In 2007, the national media started covering the tragic stories of former players struck with neurodegenerative diseases, the findings of Drs. McKee, Cantu and Omalu regarding to CTE in former players, and the NFL’s stiff-arm and blatant denial that concussions lead to long-term cognitive decline. On October 28, 2009, Congress took note of the seriousness of concussions in the NFL after a University of Michigan study was released that found “NFL alumni are diagnosed with Alzheimer’s disease or similar memory-related diseases vastly more often than the national population—including a rate of 19 times the normal rate for men ages 30 through 49.” Appropriately, the judiciary committee summoned the NFL and others to report on the “Legal Issues Relating to Football Head Injuries.”
The Congressional hearings exposed what some assert to be the NFL’s insincere position and active concealment of the link between concussions and cognitive decline. Roger Goodell was peppered with questions as to why the NFL’s MTBIC continued to deny and discredit the medical community’s consensus that there is a clear link and that multiple former players are suffering from dementia, depression, and severe neurodegenerative diseases. In reply, Goodell deferred the questions to his cohorts (Drs. Casson, Pellman and Viano) by asserting the “empty-chair defense.” Dr. Casson and his crew failed to appear at the Congressional hearing, so the Committee played Dr. Casson’s comments on HBO Real Sports. Dr. Casson emphatically denied that multiple head injuries in the NFL could lead to dementia, depression, CTE, and early-onset Alzheimer’s. This denial led Congresswoman Linda Sanchez to analogize the NFL’s concealment to the tobacco industry’s denial of the link between cigarette consumption and health hazards, effectively foreshadowing the pending lawsuits against the NFL.
Following the Congressional hearings and the embarrassment and bad press the NFL received due to its failure to act, the NFL was arguably obligated to do a complete about-face. The NFL forced Drs. Casson and Viano to resign and suspended the work of its misinformed MTBIC. The NFL partnered with the Center for the Study of Traumatic Encephalopathy and started pouring money into its “brain-bank” operation. To be fair, the NFL has increased certain retirement benefits. Some reports allege that the process is notorious for its quick denials and monotonous administrative procedures, leaving numerous qualified recipients without coverage.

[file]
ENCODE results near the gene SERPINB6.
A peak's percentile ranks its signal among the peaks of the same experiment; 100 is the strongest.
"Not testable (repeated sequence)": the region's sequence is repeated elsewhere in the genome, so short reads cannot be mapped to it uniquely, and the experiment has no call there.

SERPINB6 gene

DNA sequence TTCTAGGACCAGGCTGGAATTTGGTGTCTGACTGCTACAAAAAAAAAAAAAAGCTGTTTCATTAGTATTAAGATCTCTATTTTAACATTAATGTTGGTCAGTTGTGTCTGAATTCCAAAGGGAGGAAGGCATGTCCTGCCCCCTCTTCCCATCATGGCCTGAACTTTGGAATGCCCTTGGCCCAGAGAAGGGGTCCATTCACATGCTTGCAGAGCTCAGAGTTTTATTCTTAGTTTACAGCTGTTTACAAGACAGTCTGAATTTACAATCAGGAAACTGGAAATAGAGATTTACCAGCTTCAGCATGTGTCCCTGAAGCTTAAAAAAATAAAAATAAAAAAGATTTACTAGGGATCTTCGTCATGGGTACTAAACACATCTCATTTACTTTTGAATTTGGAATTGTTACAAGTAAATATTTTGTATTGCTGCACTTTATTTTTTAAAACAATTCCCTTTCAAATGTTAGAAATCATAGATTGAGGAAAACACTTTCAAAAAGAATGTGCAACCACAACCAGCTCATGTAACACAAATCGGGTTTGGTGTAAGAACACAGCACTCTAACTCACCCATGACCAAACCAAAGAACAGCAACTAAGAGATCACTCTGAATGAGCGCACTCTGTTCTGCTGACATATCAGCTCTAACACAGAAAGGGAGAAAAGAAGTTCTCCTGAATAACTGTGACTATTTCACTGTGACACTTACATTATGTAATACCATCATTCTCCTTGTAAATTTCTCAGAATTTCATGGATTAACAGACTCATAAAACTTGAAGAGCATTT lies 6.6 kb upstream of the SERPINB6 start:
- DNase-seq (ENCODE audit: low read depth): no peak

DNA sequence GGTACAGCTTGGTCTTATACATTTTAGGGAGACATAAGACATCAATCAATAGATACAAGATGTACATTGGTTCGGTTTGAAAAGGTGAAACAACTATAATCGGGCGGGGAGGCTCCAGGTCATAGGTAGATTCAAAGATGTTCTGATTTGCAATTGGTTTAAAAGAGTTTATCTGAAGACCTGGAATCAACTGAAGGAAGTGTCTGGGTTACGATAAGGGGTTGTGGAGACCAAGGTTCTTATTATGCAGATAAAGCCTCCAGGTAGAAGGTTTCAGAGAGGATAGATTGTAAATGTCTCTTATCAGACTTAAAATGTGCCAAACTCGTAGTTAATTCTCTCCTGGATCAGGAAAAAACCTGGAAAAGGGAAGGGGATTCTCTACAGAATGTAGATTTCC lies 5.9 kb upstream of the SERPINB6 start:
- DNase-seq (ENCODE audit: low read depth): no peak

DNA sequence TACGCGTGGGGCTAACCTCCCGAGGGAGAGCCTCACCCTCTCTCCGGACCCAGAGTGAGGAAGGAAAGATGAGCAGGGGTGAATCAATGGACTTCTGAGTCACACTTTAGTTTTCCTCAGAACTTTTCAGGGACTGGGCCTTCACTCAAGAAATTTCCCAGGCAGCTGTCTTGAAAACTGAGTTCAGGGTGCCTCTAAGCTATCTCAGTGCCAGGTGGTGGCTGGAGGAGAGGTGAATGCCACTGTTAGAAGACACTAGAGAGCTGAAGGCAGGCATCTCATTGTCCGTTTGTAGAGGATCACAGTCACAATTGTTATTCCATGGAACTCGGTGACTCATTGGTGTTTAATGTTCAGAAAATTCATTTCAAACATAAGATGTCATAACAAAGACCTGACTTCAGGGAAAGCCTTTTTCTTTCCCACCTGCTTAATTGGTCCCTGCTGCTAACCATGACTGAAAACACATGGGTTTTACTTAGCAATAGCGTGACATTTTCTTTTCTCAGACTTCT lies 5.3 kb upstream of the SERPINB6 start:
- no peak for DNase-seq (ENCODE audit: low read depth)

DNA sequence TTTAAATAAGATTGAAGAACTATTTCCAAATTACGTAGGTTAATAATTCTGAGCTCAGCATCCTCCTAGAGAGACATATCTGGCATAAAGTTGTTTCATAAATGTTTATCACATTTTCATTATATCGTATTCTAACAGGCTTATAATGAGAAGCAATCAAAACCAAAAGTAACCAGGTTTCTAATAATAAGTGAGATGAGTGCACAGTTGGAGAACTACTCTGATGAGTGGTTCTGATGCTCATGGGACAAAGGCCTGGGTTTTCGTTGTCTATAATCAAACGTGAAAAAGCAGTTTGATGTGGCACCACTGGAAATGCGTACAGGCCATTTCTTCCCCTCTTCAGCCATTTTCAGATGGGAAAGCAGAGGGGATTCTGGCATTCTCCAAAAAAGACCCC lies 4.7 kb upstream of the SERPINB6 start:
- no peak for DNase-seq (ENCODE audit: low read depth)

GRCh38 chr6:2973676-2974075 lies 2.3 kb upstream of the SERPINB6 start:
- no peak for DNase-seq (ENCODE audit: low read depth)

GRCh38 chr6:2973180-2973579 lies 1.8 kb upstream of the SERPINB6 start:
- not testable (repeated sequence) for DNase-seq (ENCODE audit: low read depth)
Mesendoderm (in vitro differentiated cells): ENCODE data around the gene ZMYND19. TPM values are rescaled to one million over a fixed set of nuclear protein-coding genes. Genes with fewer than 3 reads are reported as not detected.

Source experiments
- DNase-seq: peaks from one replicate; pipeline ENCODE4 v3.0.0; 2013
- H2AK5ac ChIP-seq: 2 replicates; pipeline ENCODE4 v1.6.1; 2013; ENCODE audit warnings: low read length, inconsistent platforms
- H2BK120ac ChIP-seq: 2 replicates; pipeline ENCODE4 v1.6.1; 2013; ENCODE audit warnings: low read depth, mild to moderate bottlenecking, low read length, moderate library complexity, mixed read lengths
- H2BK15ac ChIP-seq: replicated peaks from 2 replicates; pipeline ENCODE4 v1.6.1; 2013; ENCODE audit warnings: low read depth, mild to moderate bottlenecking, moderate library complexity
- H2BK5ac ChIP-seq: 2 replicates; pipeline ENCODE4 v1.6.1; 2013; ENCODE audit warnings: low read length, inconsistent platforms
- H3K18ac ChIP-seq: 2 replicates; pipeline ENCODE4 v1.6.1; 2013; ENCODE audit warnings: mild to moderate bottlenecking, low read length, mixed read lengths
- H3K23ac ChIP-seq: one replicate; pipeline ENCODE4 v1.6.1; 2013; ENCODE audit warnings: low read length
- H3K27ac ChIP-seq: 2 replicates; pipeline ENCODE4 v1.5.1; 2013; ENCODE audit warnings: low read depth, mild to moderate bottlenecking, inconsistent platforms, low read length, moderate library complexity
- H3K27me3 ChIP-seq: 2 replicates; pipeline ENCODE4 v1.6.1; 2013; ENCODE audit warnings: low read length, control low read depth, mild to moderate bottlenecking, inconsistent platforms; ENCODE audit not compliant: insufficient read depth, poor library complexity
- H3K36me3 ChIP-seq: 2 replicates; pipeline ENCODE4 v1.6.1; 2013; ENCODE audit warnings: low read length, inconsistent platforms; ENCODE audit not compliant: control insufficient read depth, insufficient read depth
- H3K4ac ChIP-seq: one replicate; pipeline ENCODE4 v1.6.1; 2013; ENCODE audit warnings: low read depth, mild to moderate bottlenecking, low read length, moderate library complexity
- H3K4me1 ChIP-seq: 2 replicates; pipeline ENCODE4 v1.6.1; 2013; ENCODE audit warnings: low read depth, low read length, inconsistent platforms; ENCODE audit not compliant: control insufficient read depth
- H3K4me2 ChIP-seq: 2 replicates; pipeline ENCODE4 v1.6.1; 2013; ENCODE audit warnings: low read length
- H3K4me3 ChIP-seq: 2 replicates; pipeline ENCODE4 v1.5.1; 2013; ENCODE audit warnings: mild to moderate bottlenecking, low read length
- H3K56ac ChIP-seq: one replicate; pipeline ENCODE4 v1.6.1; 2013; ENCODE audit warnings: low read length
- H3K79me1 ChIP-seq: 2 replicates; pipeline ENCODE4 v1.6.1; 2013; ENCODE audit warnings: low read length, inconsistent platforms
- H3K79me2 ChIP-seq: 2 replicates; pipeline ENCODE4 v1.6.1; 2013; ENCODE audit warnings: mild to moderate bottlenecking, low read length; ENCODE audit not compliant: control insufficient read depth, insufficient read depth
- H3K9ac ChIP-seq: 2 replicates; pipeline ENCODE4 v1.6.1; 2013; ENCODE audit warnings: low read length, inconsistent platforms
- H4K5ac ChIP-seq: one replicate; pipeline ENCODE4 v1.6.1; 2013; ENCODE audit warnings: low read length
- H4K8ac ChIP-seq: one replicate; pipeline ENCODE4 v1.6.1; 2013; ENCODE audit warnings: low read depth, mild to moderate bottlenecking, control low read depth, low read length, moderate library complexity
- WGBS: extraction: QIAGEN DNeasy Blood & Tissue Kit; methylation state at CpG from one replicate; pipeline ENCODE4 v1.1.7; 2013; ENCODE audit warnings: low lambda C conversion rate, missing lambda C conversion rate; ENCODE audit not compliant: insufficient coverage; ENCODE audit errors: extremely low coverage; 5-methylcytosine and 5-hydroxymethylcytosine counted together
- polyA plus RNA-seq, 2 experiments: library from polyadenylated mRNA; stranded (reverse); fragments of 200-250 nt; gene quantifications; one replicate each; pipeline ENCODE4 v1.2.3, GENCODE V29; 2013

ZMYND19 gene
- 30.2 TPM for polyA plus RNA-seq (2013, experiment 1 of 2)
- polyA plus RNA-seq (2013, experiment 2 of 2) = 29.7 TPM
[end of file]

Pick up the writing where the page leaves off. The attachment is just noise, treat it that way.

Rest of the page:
Despite the NFL’s subsequent remedial measures (although such action will not be admissible to prove fault, See Federal Rules of Evidence Rule 407), thousands of former players are still suffering from neurodegenerative diseases, unable to afford proper medical care and lack the ability to fill out the tedious forms required to qualify for the NFL’s retirement plans.
The NFL’s Counter Attack
On November 9, 2011, the NFL responded to the Easterling lawsuit by filing a motion to dismiss. The crux of the NFL’s argument is federal preemption. In essence, the response argues that the plaintiffs’ cause of action is barred by the Collective Bargaining Agreement (CBA) the players and the NFL entered into, and thus any dispute must be resolved through the grievance procedures set forth in the CBA. The CBA requires all disputes arising from the CBA to be interpreted by an arbitrator—outside of court—even worse, this so-called “labor dispute” may be barred by the six-month statute of limitations arising from Section 10(b) of the LMRA. The NFL’s response is well grounded in precedents and may very well rule the day.
The tragic irony of the case being dismissed on the pleadings is that the same agreement the players entered into to protect their rights, may be the biggest hurdle to providing the players with their day in court.
In order to overcome the NFL’s preemption argument and to prevent dismissal, the plaintiffs must persuade the court that the state-law claims are independent of the CBA and are not “inextricably intertwined with consideration of the terms” of the CBA. This indeed will be a tough argument to make; however with the ingenuity of a good plaintiff’s lawyer there are arguments to be made.
In short, the argument will likely be that the plaintiffs (i.e. retired players) are not a party to the CBA, and thus the CBA does not apply nor will it need to be interpreted to adjudicate the state-law claims. Furthermore, the NFL owed a duty to the players by undertaking the creation of the MTBIC. And then, applying the pertinent facts above, the NFL breached this duty by failing to inform the players of the risks of concussion, it misrepresented and concealed the link between concussions and cognitive decline, and thus materially harmed and caused damage to the former players.
In any event, the litigation battle has begun, and the ball is now back in the plaintiffs’ hands to respond to the NFL’s motion to dismiss. One can only hope that the former players’ needs are addressed. The saga will continue throughout the following year.
 Alan Schwarz, Dementia Risk Seen in Players in N.F.L. Study, N.Y. Times, Sept. 29, 2009, at A1. See also, Joseph Hanna & Daniel Kain, The NFL’s Shaky Concussion Policy Exposes the League to Potential Liability Headaches, NYSBA Entertainment, Arts and Sports Law Journal Fall/Winter 2010.
 Transcript of the hearing: http://judiciary.house.gov/hearings/printers/111th/111-82_53092.PDF